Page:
UC Berkeley researchers and their collaborators found hundreds of relatively large viruses with genome sizes thought to only be characteristic of living organisms.
The study was co-authored by Basem Al-Shayeb and Rohan Sachdeva, who work in the Banfield Laboratory. Jillian Banfield is a UC Berkeley professor of earth and planetary science and of environmental science, policy and management, and was also a senior author of this study.
These viruses are called bacteriophages, or phages, and they infect bacteria. According to the study, most of the research on phages prior to the study was conducted on phages with genomes that are few tens of kilobases in length. This study, however, found hundreds of phage genomes that were over 200 kilobases long, the longest of which was 735 kilobases.
“We didn’t know at first (that) these things are pretty much found everywhere because there’s a bias assumption that viruses are small particles,” Al-Shayeb said. “For our approach, we looked at much bigger phages.”
The fact that the genomes for these phages are of this size blurs the lines between living and nonliving organisms, according to Sachdeva.
Viruses are viewed as nonliving organisms, as they need hosts to replicate. Some symbiotic bacteria operate in a similar way, however, requiring a host bacterium. Sachdeva said viruses often don’t have the genes needed to make proteins.
“These phages have the protein-making genes,” Sachdeva said. “It kind of pushes viruses more towards the side of living, but the thing is that they can’t make any of this without a host.”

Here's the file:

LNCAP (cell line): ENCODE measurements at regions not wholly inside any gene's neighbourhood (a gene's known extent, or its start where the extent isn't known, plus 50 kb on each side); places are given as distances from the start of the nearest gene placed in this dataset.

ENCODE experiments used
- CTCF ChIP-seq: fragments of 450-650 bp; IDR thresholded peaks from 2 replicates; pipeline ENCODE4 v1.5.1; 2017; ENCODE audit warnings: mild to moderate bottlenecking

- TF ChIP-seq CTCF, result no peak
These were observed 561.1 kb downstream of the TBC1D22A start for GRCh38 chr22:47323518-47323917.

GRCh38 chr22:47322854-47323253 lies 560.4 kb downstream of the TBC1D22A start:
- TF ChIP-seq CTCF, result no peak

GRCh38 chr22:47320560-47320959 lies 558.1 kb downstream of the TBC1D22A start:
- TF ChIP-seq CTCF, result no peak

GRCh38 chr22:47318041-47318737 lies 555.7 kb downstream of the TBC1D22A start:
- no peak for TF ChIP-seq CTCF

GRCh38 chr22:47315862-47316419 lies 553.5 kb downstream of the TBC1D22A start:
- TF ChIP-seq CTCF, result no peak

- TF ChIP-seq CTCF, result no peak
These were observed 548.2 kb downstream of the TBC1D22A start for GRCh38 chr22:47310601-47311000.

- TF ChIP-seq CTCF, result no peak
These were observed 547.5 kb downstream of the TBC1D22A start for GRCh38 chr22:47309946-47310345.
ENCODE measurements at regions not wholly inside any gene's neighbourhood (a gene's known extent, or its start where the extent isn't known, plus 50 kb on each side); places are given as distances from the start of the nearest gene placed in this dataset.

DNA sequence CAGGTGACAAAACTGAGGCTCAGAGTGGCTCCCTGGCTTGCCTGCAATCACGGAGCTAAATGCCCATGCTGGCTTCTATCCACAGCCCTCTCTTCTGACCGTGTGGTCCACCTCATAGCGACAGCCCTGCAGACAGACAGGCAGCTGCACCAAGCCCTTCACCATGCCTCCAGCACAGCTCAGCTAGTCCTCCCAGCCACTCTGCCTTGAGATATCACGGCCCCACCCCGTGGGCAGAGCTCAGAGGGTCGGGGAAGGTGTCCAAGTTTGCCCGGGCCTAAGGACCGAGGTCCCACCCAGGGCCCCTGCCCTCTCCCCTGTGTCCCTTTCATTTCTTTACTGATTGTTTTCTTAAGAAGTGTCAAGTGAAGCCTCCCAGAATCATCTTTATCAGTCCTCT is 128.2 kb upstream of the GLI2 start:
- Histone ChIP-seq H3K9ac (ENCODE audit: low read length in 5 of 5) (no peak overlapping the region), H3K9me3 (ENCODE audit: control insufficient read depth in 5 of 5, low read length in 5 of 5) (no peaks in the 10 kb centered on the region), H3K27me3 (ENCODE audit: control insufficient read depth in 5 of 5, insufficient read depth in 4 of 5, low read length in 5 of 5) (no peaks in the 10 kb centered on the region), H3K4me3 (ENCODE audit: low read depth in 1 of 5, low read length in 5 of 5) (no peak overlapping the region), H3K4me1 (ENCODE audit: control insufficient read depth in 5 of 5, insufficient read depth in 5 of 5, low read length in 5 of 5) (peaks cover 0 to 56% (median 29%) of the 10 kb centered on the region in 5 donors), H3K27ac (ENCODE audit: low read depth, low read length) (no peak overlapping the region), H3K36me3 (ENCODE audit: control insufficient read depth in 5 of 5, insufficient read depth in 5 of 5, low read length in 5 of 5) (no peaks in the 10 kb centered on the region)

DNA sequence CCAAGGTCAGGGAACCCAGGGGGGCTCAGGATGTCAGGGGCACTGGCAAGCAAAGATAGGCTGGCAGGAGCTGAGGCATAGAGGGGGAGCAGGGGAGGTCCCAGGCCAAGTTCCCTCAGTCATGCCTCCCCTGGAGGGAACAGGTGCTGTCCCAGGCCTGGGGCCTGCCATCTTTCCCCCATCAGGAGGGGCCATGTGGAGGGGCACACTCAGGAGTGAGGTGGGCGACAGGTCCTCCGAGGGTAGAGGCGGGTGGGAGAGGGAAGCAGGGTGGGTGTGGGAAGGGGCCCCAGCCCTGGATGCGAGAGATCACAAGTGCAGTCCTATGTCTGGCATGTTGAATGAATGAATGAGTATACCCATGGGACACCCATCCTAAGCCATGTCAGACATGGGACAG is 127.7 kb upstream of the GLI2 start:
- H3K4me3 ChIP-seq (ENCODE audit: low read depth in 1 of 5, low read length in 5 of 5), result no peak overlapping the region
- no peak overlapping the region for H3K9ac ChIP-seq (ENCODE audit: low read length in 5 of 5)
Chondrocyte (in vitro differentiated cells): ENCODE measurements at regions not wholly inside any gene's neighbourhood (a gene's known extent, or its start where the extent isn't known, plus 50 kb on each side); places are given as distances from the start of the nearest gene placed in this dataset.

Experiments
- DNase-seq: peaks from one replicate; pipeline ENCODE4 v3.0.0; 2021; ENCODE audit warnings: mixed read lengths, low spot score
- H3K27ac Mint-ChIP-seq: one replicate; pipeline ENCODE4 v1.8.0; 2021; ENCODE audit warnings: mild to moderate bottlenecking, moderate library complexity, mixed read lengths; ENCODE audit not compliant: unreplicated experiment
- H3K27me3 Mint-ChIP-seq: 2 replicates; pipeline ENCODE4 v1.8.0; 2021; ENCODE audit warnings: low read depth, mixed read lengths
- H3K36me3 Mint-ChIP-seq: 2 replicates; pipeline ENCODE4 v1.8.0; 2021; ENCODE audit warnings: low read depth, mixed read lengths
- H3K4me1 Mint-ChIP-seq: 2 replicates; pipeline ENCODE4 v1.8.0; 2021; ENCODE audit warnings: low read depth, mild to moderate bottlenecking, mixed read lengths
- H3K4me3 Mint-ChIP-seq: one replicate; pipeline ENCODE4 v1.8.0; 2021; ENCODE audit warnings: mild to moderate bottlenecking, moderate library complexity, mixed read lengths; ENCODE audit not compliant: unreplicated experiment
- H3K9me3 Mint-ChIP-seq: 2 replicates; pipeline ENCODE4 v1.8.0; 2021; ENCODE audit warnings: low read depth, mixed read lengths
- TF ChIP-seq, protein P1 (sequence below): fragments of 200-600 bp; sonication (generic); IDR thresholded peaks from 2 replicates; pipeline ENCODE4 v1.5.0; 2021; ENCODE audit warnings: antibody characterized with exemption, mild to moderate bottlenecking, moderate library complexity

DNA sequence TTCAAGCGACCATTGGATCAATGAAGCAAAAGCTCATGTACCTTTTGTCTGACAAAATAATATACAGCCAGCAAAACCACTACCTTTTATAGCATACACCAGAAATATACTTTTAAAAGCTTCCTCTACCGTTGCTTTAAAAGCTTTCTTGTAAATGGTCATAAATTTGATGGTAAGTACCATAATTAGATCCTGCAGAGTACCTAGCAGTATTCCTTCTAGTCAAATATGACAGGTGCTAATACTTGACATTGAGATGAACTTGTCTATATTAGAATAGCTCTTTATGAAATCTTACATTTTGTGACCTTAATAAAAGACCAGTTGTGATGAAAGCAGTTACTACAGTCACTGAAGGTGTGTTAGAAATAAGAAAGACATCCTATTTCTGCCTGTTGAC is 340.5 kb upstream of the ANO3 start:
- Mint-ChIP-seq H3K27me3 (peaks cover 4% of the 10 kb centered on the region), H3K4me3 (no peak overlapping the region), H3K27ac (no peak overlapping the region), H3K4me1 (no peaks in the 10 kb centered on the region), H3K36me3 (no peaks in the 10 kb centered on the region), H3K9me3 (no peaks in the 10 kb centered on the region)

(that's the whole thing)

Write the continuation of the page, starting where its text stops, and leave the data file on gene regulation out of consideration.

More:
Sachdeva concluded that phages, regardless of size, cannot be classified as living organisms.
Another result from this study was the discovery of a phage that can make a protein that is similar to the Cas9 protein in the CRISPR-Cas9 tool used for gene editing.
“We’ve found that these CRISPR-Cas systems on these viruses, which is weird because why would a virus carry this system?” Al-Shayeb said. “These target other viruses that are attempting to attack the same bacterium.”
Al-Shayeb added that this protein is most often found on bacteria, and it is used to target cells and cut mutated genes out of DNA.
Al-Shayeb and Sachdeva hypothesized in the study that these phages could be used for medical purposes by taming the phages with CRISPR-Cas9 systems and using them to eliminate unwanted bacteria.
Sachdeva said these results are just the first findings about these large phages.
“Phages which have large genomes are related, which means that these are established lineages with a long history of large genome size,” Banfield said in a Berkeley News article. “Having large genomes is one successful strategy for existence, and a strategy we know very little about.”